70
  71- For :const:`AF_INET6` address family, a four-tuple ``(host, port, flowinfo,
  72  scopeid)`` is used, where *flowinfo* and *scopeid* represent the ``sin6_flowinfo``
  73  and ``sin6_scope_id`` members in :const:`struct sockaddr_in6` in C.  For
  74  :mod:`socket` module methods, *flowinfo* and *scopeid* can be omitted just for
  75  backward compatibility.  Note, however, omission of *scopeid* can cause problems
  76  in manipulating scoped IPv6 addresses.
  77
  78- :const:`AF_NETLINK` sockets are represented as pairs ``(pid, groups)``.
  79
  80- Linux-only support for TIPC is available using the :const:`AF_TIPC`
  81  address family.  TIPC is an open, non-IP based networked protocol designed
  82  for use in clustered computer environments.  Addresses are represented by a
  83  tuple, and the fields depend on the address type. The general tuple form is
  84  ``(addr_type, v1, v2, v3 [, scope])``, where:
  85
  86  - *addr_type* is one of :const:`TIPC_ADDR_NAMESEQ`, :const:`TIPC_ADDR_NAME`,
  87    or :const:`TIPC_ADDR_ID`.
  88  - *scope* is one of :const:`TIPC_ZONE_SCOPE`, :const:`TIPC_CLUSTER_SCOPE`, and
  89    :const:`TIPC_NODE_SCOPE`.
  90  - If *addr_type* is :const:`TIPC_ADDR_NAME`, then *v1* is the server type, *v2* is
  91    the port identifier, and *v3* should be 0.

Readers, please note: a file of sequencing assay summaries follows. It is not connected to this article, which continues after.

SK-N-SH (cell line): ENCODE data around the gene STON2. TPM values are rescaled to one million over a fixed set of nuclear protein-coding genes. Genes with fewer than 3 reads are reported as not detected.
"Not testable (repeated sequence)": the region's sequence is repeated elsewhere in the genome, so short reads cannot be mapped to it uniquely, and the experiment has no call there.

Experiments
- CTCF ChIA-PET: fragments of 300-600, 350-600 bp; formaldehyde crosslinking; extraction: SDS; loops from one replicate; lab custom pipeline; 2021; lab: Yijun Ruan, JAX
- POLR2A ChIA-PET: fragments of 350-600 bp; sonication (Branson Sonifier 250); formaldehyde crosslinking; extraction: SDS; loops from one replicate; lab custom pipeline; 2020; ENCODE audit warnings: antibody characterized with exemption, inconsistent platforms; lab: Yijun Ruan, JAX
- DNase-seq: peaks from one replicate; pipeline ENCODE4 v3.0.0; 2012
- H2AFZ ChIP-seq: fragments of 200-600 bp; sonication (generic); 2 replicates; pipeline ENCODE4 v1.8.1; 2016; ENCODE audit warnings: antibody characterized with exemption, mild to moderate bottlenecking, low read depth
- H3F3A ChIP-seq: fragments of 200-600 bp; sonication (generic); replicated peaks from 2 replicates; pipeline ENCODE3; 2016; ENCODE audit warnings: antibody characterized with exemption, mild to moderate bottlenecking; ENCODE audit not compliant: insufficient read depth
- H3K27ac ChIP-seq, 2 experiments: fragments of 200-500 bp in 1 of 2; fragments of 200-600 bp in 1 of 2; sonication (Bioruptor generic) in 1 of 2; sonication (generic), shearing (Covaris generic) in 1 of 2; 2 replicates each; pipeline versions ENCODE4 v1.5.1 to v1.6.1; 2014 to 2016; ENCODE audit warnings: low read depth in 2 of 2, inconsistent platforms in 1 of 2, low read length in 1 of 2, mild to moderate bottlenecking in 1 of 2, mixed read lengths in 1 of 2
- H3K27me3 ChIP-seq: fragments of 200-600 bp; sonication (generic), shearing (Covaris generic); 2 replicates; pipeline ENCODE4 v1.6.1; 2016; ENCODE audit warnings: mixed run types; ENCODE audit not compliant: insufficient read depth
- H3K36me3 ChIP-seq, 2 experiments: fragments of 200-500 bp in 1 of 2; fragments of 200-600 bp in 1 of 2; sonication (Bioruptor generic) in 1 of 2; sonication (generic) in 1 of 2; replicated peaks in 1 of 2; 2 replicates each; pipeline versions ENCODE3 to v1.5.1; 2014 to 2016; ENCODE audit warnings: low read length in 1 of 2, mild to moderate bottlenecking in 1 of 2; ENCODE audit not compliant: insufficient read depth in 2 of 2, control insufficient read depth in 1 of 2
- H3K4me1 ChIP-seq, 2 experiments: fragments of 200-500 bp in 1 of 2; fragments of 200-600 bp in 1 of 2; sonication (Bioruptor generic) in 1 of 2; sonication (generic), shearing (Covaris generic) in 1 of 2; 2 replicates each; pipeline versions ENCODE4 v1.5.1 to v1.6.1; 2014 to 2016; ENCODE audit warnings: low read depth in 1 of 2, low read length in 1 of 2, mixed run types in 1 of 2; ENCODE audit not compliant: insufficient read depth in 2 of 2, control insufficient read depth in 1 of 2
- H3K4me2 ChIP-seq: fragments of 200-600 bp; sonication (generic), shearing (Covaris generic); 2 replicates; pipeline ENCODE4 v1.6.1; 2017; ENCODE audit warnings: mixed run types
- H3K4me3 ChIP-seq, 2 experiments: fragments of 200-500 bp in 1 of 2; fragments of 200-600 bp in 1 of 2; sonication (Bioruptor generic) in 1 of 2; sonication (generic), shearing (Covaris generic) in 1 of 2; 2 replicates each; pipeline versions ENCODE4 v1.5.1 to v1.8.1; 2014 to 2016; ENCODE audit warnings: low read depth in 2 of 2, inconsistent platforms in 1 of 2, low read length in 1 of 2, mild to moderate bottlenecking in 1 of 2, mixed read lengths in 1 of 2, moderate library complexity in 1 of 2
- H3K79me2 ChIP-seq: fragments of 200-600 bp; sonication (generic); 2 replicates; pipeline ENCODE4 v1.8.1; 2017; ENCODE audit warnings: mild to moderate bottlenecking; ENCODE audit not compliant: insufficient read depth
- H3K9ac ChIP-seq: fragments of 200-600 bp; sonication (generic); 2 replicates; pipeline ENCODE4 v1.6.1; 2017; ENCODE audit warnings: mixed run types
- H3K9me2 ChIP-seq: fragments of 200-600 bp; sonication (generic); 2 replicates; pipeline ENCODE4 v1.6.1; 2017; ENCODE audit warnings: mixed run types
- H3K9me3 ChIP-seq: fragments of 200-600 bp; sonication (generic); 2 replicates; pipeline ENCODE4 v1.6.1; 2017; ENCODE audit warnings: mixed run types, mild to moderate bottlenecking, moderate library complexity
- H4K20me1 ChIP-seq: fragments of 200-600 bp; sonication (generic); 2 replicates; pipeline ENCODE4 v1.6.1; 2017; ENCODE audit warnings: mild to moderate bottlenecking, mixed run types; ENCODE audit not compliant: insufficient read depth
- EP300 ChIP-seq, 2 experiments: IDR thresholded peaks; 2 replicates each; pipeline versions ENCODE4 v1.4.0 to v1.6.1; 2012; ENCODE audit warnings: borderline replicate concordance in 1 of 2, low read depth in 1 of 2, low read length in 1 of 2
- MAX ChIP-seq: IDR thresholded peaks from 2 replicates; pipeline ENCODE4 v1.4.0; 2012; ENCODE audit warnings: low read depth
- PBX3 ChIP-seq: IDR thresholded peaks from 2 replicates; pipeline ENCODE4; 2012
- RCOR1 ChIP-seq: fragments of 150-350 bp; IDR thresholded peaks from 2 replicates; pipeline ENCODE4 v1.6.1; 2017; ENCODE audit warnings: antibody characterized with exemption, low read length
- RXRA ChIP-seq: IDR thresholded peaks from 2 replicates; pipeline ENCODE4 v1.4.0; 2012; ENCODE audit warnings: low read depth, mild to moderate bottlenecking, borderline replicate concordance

92
  93    If *addr_type* is :const:`TIPC_ADDR_NAMESEQ`, then *v1* is the server type, *v2*
  94    is the lower port number, and *v3* is the upper port number.
  95
  96    If *addr_type* is :const:`TIPC_ADDR_ID`, then *v1* is the node, *v2* is the
  97    reference, and *v3* should be set to 0.
  98
  99- A tuple ``(interface, )`` is used for the :const:`AF_CAN` address family,
 100  where *interface* is a string representing a network interface name like
 101  ``'can0'``. The network interface name ``''`` can be used to receive packets
 102  from all network interfaces of this family.
 103
 104- A string or a tuple ``(id, unit)`` is used for the :const:`SYSPROTO_CONTROL`
 105  protocol of the :const:`PF_SYSTEM` family. The string is the name of a
 106  kernel control using a dynamically-assigned ID. The tuple can be used if ID
 107  and unit number of the kernel control are known or if a registered ID is
 108  used.
 109
 110  .. versionadded:: 3.3
 111
 112- :const:`AF_BLUETOOTH` supports the following protocols and address
 113  formats:
 114
 115  - :const:`BTPROTO_L2CAP` accepts ``(bdaddr, psm)`` where ``bdaddr`` is
 116    the Bluetooth address as a string and ``psm`` is an integer.
 117
 118  - :const:`BTPROTO_RFCOMM` accepts ``(bdaddr, channel)`` where ``bdaddr``
 119    is the Bluetooth address as a string and ``channel`` is an integer.
 120
 121  - :const:`BTPROTO_HCI` accepts ``(device_id,)`` where ``device_id`` is
 122    either an integer or a string with the Bluetooth address of the
 123    interface. (This depends on your OS; NetBSD and DragonFlyBSD expect